Council talks water issues

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Council talks water issues

Macomb Mayor Mike Inman.

Macomb Mayor Mike Inman.

Jasmyne Taylor/ Courier Staff

Macomb Mayor Mike Inman.

Jasmyne Taylor/ Courier Staff

Jasmyne Taylor/ Courier Staff

Macomb Mayor Mike Inman.

Steven Barnum, Courier Staff

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Even though they were shielded from the rain, the Macomb, Ill. city council met on Tuesday to talk about water issues.

First on the agenda was the city’s plan to charge citizens a flat service fee of $2 per month for every water meter in town. Quick to give his proposal from the public comments section was Macomb resident Dana Walker.

Walker suggested they charge different fees relative to the size of each meter, instead of charging everybody the same fee.

“I’ve heard no reason not to adopt the alternative fee schedule,” regarding his proposal from late last year. “There’s some resentment to the flat fee among the regular citizens of the community and it builds every time you raise the fee.”

According to Walker, meters come in many different sizes, and it only makes sense to charge more depending on how big the meters are. Adding to the validity of his alternative idea, Walker declared there were no objections when he last laid out his plan.

Sticking with water, the apparent theme of the night, Scott Coker recapped the problem with the Central Water Treatment Plant. Coker, the public works director, reminded the council that one of the three pumps is currently out of order due to a vibration. The pump needs to be removed from the ground and serviced.

The task of removing the pump from the ground won’t be an easy one; the pump is rather large and occupies space well beneath the ground. The pump, which has pumped roughly half of the five trillion gallons of water used by the city since 2010, must be removed with a crane.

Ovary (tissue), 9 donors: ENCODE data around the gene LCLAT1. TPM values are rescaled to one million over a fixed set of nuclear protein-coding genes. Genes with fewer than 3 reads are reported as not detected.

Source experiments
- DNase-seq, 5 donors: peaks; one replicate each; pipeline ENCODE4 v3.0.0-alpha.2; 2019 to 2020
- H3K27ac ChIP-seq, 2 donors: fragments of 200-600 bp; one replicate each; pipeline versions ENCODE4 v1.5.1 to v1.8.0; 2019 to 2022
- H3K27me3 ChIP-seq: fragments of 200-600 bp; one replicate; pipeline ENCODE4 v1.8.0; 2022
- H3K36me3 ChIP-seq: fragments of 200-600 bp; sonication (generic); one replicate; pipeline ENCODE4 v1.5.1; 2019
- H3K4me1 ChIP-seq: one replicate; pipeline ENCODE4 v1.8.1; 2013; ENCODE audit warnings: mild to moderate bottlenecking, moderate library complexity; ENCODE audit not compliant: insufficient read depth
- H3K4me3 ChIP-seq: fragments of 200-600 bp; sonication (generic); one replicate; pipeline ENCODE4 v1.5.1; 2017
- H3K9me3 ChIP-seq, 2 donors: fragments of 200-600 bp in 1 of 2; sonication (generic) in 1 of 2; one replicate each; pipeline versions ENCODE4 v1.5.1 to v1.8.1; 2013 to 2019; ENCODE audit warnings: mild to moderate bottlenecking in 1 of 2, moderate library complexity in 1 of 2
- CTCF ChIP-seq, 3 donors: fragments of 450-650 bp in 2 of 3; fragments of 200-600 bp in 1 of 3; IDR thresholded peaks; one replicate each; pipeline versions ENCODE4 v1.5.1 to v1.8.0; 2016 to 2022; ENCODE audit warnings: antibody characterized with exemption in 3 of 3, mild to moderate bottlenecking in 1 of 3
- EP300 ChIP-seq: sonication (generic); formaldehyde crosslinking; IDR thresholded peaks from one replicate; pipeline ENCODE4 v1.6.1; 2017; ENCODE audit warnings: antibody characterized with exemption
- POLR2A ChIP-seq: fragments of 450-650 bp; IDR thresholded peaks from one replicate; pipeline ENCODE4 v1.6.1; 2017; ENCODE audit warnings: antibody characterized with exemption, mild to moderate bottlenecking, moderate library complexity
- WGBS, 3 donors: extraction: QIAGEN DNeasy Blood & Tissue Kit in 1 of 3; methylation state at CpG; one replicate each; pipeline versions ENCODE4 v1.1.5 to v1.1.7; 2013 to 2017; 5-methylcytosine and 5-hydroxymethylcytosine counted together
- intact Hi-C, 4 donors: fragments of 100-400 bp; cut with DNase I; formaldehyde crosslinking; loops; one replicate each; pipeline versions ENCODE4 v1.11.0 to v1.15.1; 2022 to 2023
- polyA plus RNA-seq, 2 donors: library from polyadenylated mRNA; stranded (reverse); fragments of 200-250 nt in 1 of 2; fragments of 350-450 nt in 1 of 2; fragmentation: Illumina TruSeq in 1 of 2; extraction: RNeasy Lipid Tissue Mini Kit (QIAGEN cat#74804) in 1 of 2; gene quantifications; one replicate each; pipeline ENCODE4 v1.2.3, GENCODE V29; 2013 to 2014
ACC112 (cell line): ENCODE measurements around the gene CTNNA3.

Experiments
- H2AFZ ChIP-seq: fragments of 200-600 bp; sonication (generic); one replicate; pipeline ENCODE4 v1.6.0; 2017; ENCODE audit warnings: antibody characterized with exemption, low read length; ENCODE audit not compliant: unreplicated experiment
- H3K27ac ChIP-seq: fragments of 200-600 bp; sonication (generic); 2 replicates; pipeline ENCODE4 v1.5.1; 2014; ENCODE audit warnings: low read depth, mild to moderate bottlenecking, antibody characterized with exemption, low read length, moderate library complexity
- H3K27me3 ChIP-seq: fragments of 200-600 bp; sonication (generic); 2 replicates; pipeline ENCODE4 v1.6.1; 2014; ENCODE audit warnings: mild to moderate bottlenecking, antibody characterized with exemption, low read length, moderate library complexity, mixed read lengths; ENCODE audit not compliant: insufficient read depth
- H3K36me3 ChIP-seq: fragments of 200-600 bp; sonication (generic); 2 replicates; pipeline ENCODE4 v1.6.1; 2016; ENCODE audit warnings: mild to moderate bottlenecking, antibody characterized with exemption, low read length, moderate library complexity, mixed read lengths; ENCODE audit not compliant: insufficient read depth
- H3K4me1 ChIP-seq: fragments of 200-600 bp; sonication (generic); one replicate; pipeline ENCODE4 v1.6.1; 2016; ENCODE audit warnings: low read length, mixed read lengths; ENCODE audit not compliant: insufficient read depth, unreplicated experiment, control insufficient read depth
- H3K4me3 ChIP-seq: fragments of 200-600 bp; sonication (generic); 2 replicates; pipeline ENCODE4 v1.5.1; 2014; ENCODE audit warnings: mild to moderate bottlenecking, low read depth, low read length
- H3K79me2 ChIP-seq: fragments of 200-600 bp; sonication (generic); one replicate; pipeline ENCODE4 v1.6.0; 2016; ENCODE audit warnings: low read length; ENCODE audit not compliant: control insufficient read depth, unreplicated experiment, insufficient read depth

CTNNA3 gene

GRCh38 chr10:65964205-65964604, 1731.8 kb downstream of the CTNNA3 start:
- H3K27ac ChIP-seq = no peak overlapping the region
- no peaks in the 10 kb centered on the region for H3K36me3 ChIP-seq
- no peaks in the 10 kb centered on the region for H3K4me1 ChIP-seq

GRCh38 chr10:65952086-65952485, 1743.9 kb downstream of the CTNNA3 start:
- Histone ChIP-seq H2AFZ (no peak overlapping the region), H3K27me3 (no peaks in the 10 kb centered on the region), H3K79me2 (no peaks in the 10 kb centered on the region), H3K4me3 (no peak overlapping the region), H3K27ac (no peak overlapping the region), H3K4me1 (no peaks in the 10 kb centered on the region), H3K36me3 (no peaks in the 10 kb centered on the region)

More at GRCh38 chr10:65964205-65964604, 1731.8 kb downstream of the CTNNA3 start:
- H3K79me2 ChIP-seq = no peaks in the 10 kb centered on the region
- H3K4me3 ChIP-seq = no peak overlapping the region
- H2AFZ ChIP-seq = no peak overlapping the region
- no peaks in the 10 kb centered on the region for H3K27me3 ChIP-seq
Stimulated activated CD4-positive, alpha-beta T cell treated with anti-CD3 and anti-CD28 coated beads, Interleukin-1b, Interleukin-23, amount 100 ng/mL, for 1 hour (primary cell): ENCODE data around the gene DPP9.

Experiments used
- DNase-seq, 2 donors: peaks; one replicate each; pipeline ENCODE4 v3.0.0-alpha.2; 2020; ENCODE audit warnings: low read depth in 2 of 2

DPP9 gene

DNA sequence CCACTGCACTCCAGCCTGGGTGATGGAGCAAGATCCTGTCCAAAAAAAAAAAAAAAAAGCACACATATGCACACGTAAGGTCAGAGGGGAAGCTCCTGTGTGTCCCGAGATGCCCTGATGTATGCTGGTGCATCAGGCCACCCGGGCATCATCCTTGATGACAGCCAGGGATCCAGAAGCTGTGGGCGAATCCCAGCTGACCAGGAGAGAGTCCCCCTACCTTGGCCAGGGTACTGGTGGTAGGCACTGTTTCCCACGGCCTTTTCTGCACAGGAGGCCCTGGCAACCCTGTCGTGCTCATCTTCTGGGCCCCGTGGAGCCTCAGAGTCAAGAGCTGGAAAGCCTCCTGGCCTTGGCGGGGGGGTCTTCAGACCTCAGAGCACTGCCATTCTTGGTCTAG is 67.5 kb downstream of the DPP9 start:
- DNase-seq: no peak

Coker assured the council that the pump would be worth fixing. It would take 12 to 16 weeks to get a new pump, and it would cost much less to service the existing pump than it would to bring in a new pump.

Central Sump Service is the apparent low bidder for the project. They will be responsible for removing the pump, taking it to their shop, and servicing it so it’s ready for future use.

The amount agreed upon is just over $900,000. “We are receiving a grant and the additional expenses will come from our water fund,” said Coker, “we’re within our budgeted amount on that and we received great bids.”

Of the three bids in total, the council ultimately chose to accept Central Sump’s Service’s offer.

Next, it was announced that the Macomb transportation was looking at construction bids for bus stops. Of the five contractors who submitted bids, Otto Baum Company, Inc offered the lowest bid. The offer was for $139,156, which is well within the construction estimate of $172,000. After review, IDOT recommended that Otto Baum be awarded with $156,722.

“This was three to four years in planning for the Go West Transit System,” said Macomb Mayor Mike Inman “federal funding went away and then came back,” pointing out how the deal is now possible. Specifically, IDOT handed out grant funds that now allow for the transportation.

The council will officially approve the bid at next week’s meeting.

In closing, it was revealed that the local high school was holding a forum with political candidates shortly after the city council meeting. The forum allowed residents to discuss the upcoming primary elections, which will be held next month.

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